DI returns to Knoxville for second annual Summer of Innovation camp

DI returns to Knoxville for second annual Summer of Innovati...
June 20, 2013
Written by Tina Shaffer

Earlier this month, 80 kids and teens gathered at the Montgomery Village Boys and Girls Club in Knoxville, TN to participate in the second annual Summer of Innovation (SOI) camp. Hosted by Destination Imagination and the University of Tennessee, the one-week event was designed to increase the interest of underserved students in STEM (Science, Technology, Engineering and Mathematics) and teach the value of 21st Century skills, including teamwork, self-esteem and courage. Participants ranged in ages from 8-18.

While the majority of the SOI programming was team oriented, each day, the students participated in an independent, self-reflection activity. One of the activities encouraged them to imagine and draw a self-portrait of their future selves. This seemingly simple activity was very challenging for many of the kids because it required them to think beyond their present circumstances-which is not something they have the freedom to do very often.  With some support and encouragement from the SOI staff, most of the kids created self-portraits that reflected hope, happiness, safety and some ambitious dreams like going to college and becoming doctors or owning their own businesses.

SOI students also worked in teams to design their ideal community. Many designs included a set of rules for the citizens to follow. Some of the personalized rules ranged from “respect others” to “no violence” to “play video games in school.” A variety of the dream community designs also included a Boys and Girls Club, evidencing that this amazing youth-based facility is a safe haven for many kids and teens in South Knoxville. “The goal of this Challenge was to give the kids an opportunity to envision a healthy community and then realize they have the opportunity and the skills to unleash that very potential in their own community at Montgomery Village,” said Britt Dyer, DI’s Director of Creative Initiatives and coordinator of Summer of Innovation.

The most popular Challenge at this year’s camp session was, without a doubt, Trashin’ Fashion! During this Challenge, students joined forces to dress up each member of their team using a variety of creative materials. Team fashion designs ranged from capes and wings to duct tape gauntlets and earrings made out of clown noses. When it was time to present their Trashin’ Fashion solutions, the students walked, danced and strutted their stuff down a pool-noodle runway before explaining their solution.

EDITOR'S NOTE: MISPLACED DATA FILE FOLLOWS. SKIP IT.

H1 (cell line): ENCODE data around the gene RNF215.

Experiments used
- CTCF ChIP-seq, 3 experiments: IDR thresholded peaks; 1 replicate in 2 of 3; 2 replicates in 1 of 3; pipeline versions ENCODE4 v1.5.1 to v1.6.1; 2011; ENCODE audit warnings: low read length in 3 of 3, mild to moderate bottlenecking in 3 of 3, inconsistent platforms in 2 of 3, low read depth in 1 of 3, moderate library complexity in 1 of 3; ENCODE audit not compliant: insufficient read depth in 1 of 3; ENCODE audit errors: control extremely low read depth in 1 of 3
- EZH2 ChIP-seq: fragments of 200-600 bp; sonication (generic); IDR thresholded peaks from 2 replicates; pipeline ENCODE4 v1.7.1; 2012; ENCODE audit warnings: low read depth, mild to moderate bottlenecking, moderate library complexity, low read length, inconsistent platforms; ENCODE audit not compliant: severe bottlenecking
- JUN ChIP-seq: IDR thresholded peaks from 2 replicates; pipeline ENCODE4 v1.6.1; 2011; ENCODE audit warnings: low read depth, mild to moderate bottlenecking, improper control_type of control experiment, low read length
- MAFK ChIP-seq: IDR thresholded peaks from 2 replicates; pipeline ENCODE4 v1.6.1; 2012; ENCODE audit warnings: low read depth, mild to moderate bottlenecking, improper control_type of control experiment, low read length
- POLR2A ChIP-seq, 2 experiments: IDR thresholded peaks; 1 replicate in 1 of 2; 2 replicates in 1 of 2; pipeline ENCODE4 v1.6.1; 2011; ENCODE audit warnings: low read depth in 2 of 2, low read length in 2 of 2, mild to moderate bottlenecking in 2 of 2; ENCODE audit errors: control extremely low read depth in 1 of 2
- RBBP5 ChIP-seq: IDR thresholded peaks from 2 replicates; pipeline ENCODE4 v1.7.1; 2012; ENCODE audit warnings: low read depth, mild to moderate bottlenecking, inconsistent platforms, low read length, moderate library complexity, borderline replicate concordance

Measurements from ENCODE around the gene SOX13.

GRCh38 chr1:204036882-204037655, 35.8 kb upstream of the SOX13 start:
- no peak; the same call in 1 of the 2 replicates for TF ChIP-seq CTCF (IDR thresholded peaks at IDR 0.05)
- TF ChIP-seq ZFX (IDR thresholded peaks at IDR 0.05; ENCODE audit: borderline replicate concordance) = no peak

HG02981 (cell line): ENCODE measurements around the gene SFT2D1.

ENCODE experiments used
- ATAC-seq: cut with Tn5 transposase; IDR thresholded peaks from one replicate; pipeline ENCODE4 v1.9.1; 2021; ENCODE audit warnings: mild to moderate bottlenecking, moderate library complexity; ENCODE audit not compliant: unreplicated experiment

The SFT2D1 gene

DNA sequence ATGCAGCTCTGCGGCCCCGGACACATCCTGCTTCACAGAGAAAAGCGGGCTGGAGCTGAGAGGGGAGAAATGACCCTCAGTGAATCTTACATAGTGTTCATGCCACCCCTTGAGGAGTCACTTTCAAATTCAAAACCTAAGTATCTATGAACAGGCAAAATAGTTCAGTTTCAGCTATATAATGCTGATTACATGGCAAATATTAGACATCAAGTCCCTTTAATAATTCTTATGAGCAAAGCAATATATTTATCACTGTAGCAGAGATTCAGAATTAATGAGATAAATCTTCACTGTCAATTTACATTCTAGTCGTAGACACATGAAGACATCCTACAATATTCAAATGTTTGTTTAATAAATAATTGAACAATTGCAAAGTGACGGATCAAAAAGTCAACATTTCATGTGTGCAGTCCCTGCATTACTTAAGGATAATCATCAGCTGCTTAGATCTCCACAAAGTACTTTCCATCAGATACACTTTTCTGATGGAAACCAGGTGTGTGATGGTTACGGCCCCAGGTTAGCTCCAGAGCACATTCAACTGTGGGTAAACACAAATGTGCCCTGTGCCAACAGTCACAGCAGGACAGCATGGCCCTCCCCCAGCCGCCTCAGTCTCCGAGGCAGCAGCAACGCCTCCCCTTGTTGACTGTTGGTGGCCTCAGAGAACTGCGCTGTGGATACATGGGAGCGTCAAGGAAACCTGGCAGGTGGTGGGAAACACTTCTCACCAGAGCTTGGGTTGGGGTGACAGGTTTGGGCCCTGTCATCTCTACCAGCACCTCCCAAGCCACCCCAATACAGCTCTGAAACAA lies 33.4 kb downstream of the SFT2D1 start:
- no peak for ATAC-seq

Other team-based Challenges included Paper Tower, which required teams to construct the tallest tower possible with only 20 sheets of paper and the Silly Circus Auditions Challenge, which encouraged students to think outside of the box in order to devise and perform wacky circus acts.

In addition to participating in Challenges, students had the opportunity to make astronaut ice cream and engage in rock-paper-scissor tournaments with University of Tennessee staff members.

To promote healthy competition at Summer of Innovation, teams earned points for their Challenge solutions based on creativity and teamwork. Every day of camp was ended with special awards. SOI participants and staff could give “shout-outs” to team members who demonstrated positive behavior during the day. Both the SOI staff and Boys and Girls Club staff were committed to teaching and demonstrating what it looks like to be a good role model to this special group of kids.

While the camp session lasted only one week, DI and the University of Tennessee hopes the students have been empowered to apply skills learned through Summer of Innovation to their daily lives. 

“One of the most valuable lessons my nine years of participating in DI taught me was that there is always a solution to every challenge. Always,” said Britt Dyer. “If these kids can learn to unleash their creativity, solve Challenges, communicate and collaborate in a safe environment, we know that they will innately apply those skills to their outside lives as well. These kids are world-changers. We just have to do our job as adults to give them a solid platform to excel.” 

                        

                        

                        

                        

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